are full. Both sides would be waiting for the other side to receive so
    it could finish sending.

    You *MUST* receive all data, you *MUST NOT* ever wait for the other
    side to receive before you receive unless your protocol explicitly
    allows one side to do this and you are implementing that side *only*.

    DS

  8. Re: Measuring latency

    On 2008-06-10 07:22:29 -0400, David Schwartz said:

    > I would simply use the following heuristic: if the receive buffer is
    > almost never empty, I'm CPU bound.



    Depending on the criticality of the application you're writing (its
    latency characteristics / requirements), I don't trust the application
    itself, to measure itself. The one notable exception to this is the
    smart folks @ 29-West who make a low-latency message bus infrastructure
    that actually does do this quite reliably.

    In other cases, I insist on having packet capture products around to
    take accurate measurements and report back to my infrastructure what's
    up. This is also a good way to build reasonable measurement into your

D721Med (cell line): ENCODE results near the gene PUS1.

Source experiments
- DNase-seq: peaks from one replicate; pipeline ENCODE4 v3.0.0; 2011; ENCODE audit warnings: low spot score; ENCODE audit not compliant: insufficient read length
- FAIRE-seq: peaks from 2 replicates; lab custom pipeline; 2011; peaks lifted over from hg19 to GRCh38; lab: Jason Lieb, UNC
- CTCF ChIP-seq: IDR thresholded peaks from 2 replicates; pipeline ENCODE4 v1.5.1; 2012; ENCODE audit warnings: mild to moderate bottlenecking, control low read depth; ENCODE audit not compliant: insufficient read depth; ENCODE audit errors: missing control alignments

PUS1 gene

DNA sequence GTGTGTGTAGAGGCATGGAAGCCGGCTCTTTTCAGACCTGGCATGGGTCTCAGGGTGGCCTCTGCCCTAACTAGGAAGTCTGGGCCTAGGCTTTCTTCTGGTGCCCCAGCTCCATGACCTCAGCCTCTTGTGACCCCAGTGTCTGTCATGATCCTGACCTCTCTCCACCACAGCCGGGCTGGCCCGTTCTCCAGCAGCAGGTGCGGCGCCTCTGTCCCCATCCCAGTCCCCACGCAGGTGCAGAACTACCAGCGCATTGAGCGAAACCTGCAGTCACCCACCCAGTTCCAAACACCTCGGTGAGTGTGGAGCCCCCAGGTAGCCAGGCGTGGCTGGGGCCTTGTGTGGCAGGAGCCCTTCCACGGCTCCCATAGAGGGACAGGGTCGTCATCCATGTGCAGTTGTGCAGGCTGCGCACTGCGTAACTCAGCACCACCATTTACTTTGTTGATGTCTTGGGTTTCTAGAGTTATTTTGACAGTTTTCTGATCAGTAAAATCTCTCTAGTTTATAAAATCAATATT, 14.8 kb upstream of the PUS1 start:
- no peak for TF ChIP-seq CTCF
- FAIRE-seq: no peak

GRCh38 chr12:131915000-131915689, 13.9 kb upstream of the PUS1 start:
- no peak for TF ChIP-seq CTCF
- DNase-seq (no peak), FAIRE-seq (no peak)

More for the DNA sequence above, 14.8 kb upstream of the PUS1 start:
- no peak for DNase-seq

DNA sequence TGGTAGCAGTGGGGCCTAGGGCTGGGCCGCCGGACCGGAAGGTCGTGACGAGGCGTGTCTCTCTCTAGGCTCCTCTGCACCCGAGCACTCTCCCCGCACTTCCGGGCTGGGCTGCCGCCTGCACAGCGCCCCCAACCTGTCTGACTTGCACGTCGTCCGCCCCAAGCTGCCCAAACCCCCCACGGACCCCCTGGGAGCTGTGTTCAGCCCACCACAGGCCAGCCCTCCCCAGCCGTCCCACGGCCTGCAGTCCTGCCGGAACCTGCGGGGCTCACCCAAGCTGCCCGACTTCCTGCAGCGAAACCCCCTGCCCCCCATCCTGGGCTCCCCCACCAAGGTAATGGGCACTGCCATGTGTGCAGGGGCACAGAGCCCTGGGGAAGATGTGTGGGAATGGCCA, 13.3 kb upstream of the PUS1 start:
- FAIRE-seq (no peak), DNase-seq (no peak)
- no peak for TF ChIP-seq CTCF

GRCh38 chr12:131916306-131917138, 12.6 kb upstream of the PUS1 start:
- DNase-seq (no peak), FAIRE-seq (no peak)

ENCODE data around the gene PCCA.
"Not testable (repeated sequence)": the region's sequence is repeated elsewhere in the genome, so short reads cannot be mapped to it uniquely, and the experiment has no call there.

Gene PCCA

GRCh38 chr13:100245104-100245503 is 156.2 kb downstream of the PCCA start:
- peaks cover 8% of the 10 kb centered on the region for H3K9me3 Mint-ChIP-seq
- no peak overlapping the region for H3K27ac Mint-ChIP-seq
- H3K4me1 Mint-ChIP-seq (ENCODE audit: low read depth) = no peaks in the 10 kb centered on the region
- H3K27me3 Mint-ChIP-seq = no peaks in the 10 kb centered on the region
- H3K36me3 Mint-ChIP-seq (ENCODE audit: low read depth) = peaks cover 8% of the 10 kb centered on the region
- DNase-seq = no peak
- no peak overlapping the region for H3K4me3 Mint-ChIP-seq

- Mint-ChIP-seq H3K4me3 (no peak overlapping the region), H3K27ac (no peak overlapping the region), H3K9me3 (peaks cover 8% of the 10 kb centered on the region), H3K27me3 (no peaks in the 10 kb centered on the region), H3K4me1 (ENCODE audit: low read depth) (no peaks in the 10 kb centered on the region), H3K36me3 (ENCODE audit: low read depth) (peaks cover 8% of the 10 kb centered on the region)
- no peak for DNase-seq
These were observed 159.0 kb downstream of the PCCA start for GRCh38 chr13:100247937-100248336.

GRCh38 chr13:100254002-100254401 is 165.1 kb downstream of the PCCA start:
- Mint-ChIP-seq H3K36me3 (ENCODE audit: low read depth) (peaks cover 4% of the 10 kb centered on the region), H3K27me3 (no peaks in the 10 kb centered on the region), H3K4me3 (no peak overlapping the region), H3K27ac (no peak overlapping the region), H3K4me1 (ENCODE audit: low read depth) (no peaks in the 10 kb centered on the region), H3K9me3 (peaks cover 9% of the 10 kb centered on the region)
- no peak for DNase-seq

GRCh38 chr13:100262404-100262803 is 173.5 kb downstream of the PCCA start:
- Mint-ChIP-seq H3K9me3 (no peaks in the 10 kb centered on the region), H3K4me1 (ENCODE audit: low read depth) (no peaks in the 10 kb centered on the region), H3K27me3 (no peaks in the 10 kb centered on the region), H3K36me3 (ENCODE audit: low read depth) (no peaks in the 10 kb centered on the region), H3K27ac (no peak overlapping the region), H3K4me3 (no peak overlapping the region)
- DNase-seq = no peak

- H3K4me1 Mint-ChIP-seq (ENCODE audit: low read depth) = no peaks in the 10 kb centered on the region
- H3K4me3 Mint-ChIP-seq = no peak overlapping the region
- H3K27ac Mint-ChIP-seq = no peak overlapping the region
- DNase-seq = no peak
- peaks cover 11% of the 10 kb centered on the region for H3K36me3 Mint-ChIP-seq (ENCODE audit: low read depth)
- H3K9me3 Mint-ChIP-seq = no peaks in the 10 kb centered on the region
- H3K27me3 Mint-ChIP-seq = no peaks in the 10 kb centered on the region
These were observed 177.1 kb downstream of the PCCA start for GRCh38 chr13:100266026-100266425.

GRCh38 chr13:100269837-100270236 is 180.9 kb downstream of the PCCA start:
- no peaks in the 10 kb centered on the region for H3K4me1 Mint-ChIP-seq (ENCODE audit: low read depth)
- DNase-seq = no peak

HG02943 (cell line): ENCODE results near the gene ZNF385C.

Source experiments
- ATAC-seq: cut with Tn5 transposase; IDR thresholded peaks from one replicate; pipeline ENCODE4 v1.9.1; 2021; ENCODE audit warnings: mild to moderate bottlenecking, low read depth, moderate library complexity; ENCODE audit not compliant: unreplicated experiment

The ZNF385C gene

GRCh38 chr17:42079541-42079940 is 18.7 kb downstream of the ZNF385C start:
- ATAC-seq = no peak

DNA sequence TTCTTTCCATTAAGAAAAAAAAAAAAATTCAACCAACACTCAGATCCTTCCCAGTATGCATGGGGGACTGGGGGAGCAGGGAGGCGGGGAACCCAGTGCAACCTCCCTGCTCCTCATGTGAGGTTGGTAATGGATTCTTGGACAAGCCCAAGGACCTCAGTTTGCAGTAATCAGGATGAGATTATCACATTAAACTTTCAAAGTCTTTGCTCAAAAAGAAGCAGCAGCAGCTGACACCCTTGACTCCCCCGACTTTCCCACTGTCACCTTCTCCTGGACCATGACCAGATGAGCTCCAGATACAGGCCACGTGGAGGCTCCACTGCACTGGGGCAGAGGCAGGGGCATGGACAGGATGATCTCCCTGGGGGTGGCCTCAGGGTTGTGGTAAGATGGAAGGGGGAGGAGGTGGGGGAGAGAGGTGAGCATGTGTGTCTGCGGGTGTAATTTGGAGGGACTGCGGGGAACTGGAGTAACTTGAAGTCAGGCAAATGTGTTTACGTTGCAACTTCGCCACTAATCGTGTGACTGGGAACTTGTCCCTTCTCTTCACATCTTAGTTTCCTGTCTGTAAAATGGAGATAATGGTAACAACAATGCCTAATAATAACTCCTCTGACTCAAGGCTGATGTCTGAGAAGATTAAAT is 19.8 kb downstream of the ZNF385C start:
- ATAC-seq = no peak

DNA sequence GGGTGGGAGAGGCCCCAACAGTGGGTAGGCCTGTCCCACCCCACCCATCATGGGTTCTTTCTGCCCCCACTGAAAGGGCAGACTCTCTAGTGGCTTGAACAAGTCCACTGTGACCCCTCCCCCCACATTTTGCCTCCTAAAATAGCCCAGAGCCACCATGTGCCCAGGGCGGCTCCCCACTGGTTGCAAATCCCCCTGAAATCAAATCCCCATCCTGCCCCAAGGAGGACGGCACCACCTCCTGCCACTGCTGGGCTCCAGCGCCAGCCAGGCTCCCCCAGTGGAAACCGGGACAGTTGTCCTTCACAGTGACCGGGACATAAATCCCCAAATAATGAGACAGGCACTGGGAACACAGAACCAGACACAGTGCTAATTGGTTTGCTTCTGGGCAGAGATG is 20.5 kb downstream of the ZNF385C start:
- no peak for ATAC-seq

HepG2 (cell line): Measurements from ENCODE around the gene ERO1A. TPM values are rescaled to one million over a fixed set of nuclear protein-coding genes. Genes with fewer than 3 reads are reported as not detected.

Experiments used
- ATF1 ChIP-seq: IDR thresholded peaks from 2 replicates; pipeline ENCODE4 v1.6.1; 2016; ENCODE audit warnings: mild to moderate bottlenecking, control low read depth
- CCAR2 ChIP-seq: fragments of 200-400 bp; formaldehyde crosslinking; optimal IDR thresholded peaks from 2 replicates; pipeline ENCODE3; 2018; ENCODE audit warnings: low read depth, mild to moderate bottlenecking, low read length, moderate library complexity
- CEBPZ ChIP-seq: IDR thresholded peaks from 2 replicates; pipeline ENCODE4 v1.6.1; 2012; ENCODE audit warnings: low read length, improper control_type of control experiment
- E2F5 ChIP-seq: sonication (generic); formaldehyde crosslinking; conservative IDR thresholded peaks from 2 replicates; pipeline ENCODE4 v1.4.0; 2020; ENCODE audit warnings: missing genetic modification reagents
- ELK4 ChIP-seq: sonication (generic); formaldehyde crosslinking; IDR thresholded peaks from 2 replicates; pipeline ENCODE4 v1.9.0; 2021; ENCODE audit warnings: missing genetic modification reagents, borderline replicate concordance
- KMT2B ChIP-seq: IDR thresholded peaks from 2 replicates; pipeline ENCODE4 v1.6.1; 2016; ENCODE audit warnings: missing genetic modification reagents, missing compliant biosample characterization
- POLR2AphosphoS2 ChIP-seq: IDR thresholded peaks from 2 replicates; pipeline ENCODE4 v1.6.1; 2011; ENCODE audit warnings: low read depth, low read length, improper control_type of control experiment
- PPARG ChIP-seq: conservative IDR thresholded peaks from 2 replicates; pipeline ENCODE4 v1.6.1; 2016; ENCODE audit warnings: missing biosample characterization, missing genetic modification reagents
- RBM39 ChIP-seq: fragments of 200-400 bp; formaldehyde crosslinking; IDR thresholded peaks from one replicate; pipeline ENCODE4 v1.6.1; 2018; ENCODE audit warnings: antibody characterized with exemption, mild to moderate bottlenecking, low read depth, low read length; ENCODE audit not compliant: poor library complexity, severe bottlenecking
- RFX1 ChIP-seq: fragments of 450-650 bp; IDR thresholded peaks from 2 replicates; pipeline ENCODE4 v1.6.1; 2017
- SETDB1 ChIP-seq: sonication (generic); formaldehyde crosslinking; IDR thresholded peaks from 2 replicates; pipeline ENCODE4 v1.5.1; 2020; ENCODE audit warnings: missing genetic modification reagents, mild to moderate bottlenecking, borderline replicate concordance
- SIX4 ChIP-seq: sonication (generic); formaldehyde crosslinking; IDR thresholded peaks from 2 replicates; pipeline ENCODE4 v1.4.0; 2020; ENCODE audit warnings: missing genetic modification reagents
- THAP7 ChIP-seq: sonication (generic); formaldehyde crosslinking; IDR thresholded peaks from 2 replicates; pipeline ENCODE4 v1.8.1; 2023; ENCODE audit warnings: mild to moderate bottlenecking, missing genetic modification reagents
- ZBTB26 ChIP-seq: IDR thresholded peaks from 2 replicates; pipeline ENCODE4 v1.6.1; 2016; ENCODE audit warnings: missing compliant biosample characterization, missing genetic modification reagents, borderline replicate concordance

software and have a solid basis of comparison. There's too many
    variables in OS implementations, compiler output, and TCP/IP stack
    tweaks, NIC drivers, etc. to just trust a software measurement.

    /dmfh

    --
    _ __ _
    __| |_ __ / _| |_ 01100100 01101101
    / _` | ' \| _| ' \ 01100110 01101000
    \__,_|_|_|_|_| |_||_| dmfh(-2)dmfh.cx


  9. Re: Measuring latency

    David Schwartz wrote:
    > Nonsense! That's insanity. If everyone did that, deadlock would be
    > rampant. Imagine if each side has data to send and all stack buffers
    > are full. Both sides would be waiting for the other side to receive so
    > it could finish sending.


    So both sides should keep reading and run out of memory? Where does this
    policy stop?

    If one peer is writing blindly and not reading whatever it should be
    reading, why should either the network or the other peer have to cope
    with that?